Posts Tagged ‘civil code’

Usurpation Update: Bluebird Cleaners on Clement in the Richmond District Improperly Threatens to Tow Cars From Green Zone

Monday, October 24th, 2011

Well, this one should be simple:

Green zones and green meters are for public use and are not reserved for particular establishments.”

And yet:

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Also, if you want a wedding dress cleaned the charge is $140, but if you go someplace else and say it’s a Black and White Ball dress, then the charge is just $15. And, of course at Bluebird Cleaners, girls pay more, as always. It’s all on the Yelp.

Why do people out in the West Bay think they own the streets adjacent to their private property?

Oh well.

“Green zones are for short-term parking, generally less than 10 minutes. In non-metered areas, green zones are indicated by a green curb marking with a ten-minute time limit. Standard effective hours are 9 a.m. until 6 p.m., Monday through Saturday.

In metered areas, short-term parking can be designated by a green meter with either a 15- or 30-minute time limit, in lieu of a painted curb. The effective hours for green meters are the same hours of operation as adjacent meters. Green zones and green meters are for public use and are not reserved for particular establishments. Please also note that vehicles bearing disabled placards or plates are exempt from the time limits for green zones or green meters.

Green zones or limited time meters are not intended for private parking. Such zones are intended for establishments where transactions are predominantly short-term – 10 minutes – in nature.  Typical establishments that may qualify for a green zone are dry cleaners, florists, small neighborhood grocery/deli convenience stores, audio-visual repair shops, shoe repair shops, postal shipping centers, and hardware stores.  Other establishments are reviewed on a case-by case basis. Among other reasons, green zone requests may be denied if private off-street parking is available, there are adjacent limited time zones nearby, or the establishment’s transactions are not predominantly short-term in nature.

A processing fee is required for either a green zone or a green meter. If approved at the public hearing, painted green zones are required to be renewed every two years thereafter; see the white/green zone fee schedule.  When applying for a painted green zone, please do not combine processing with painting/installation fees. Please send only the processing fee with your application. Green meter zones are not required to be renewed and there is no paint/installation fee.”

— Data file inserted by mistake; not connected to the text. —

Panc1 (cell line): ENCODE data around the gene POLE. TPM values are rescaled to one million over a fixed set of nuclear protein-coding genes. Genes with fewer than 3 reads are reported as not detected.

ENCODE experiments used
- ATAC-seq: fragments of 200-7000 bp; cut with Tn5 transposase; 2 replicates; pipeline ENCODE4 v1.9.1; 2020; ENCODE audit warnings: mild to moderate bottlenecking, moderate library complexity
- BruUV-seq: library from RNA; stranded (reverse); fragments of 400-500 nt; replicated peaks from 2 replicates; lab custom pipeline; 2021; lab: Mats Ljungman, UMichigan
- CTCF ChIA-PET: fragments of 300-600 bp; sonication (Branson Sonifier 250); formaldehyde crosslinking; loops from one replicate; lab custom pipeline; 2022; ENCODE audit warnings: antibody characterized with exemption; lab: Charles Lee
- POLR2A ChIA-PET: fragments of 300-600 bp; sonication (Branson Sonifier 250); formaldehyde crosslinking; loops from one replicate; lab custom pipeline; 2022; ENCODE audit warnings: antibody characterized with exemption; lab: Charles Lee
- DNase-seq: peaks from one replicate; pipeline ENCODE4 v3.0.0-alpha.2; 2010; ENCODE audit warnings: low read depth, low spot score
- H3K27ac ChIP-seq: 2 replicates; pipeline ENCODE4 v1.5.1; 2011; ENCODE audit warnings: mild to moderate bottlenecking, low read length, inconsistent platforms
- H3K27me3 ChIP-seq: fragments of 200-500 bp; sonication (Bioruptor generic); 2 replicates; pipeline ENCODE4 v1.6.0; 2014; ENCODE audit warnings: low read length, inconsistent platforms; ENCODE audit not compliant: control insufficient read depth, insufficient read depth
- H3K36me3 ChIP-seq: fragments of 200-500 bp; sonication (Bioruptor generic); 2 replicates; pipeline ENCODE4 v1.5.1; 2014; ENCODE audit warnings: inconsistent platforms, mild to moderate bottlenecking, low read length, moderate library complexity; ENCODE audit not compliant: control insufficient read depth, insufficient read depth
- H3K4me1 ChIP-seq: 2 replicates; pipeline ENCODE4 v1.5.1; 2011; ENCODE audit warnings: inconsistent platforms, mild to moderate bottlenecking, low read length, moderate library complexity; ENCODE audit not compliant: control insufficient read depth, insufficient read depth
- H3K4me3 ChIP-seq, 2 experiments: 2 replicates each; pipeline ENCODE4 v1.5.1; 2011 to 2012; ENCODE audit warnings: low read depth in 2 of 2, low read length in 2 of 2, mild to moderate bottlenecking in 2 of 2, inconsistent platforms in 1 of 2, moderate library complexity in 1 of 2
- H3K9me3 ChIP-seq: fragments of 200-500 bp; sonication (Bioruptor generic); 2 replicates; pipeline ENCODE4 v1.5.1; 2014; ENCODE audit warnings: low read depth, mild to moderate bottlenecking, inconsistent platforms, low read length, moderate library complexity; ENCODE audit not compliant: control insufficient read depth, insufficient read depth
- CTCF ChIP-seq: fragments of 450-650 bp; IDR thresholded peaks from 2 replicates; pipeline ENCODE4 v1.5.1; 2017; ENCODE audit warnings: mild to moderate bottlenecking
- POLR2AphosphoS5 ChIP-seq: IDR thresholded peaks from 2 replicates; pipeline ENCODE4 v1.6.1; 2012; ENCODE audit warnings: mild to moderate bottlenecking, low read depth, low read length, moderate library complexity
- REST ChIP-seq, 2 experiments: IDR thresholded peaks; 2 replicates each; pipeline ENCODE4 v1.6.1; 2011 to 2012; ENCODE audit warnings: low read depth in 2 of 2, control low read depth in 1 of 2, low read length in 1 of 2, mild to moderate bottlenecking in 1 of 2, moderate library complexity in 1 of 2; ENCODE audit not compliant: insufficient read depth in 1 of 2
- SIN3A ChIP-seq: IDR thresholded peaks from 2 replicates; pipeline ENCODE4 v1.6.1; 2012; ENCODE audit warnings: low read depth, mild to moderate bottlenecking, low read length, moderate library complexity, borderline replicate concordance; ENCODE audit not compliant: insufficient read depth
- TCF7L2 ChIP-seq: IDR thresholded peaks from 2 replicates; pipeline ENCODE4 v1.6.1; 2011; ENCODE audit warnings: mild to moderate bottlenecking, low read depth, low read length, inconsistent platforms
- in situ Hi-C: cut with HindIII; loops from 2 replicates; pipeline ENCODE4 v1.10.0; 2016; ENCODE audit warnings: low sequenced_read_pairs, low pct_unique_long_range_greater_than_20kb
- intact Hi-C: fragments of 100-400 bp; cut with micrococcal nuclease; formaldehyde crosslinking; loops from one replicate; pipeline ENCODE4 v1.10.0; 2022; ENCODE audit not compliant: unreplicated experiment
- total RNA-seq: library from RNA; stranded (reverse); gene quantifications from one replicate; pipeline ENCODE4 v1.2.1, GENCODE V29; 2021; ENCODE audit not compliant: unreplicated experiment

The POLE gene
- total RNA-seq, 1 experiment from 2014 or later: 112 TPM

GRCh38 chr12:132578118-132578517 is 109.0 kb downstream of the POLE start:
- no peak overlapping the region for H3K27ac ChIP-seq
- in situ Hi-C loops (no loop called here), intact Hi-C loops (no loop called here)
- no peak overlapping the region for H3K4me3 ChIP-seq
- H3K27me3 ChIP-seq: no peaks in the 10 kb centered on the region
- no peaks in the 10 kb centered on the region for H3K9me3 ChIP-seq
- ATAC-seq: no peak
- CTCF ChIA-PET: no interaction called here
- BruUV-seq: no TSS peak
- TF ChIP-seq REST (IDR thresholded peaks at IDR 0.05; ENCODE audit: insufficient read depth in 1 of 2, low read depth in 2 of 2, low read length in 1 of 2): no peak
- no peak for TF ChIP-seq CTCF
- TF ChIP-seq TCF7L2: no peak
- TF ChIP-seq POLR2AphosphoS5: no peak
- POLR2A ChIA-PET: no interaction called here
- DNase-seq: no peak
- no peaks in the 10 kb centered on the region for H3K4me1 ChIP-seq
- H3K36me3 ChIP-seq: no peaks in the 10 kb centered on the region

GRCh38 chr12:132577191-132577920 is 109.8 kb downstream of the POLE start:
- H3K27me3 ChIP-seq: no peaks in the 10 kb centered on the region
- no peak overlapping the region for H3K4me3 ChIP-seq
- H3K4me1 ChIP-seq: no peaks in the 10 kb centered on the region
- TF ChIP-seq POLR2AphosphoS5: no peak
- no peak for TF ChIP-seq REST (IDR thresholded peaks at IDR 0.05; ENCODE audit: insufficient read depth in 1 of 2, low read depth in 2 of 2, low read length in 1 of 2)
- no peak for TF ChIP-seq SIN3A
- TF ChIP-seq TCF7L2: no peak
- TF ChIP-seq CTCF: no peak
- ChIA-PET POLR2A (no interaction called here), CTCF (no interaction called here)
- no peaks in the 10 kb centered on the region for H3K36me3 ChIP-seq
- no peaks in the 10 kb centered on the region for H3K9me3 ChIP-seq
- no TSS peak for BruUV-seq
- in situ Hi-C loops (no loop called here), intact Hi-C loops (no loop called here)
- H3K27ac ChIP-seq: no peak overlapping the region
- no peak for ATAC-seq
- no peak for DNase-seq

Blue Bird Cleaners in The Richmond Thinks It Owns the Streets of San Francisco – An Usurpation on Clement

Sunday, October 17th, 2010

Uh, just because The City, in its Wisdom, was kind enough to grant you a couple 15 minute green zones in front of your bidness doesn’t mean that you can start towing aways cars of the people who don’t put cash in your pockets.

V. C. Section 22658 covers “Removal From Private Property,” right?

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Never before have I seen such an usurpation of authoritah by a private bidness.

This is not/

I cry foul.

Oh, and since we be into citing that California Code, what of the Gender Tax Repeal Act of 1995, aka California Civil Code Section 51.6. That’s the one that says you charge the same price for cleaning a shirt whether it’s worn by a boy or a girl.

Now, why are the Yelpers so upset at the Blue Bird Cleaners? Is Alona B alone?

I feel terrible writing a scathing review for anything, but I feel like people should be deterred from this place.  Particularly, women who get their button-up shirts laundered!

I dropped off a few mens and womens shirts to be laundered (not dry-cleaned). $2.50 each, ok fine.  Thewomen’s shirts are the same cotton fabric as the mens shirts, except they are 3/4 length sleeve and have a little fold on the breast pockets (mini cargo pockets).  

Anyway, when I pick them up I am told that they are BLOUSES and therefore $5.50! Despite the fact that they are the same as a man’s shirt, just smaller.  This is a pinstripe, cotton, collared, button-up shirt.Nothing blousey about it.

I got pretty upset and tried to debate it, “um, no this is a shirt, no different from the men’s right here. there is no way this is a blouse!” and I didn’t even get the “Ok, well sorry for this time, but next time that’s our price.”

The service was a stubborn assertion that my button up is a blouse. $5.50 to have one of my work shirts cleaned.

Never again, forever.”

I, once again, cry foul.

What you need to do, BBC, is follow the law, not lecture The World Outside about the law.

(a) This section shall be known, and may be cited, as the
Gender Tax Repeal Act of 1995.
   (b) No business establishment of any kind whatsoever may
discriminate, with respect to the price charged for services of
similar or like kind, against a person because of the person’s
   (c) Nothing in subdivision (b) prohibits price differences based
specifically upon the amount of time, difficulty, or cost of
providing the services.
   (d) Except as provided in subdivision (f), the remedies for a
violation of this section are the remedies provided in subdivision
(a) of Section 52. However, an action under this section is
independent of any other remedy or procedure that may be available to
an aggrieved party.
   (e) This act does not alter or affect the provisions of the Health
and Safety Code, the Insurance Code, or other laws that govern
health care service plan or insurer underwriting or rating practices.
   (f) (1) The following business establishments shall clearly and
conspicuously disclose to the customer in writing the pricing for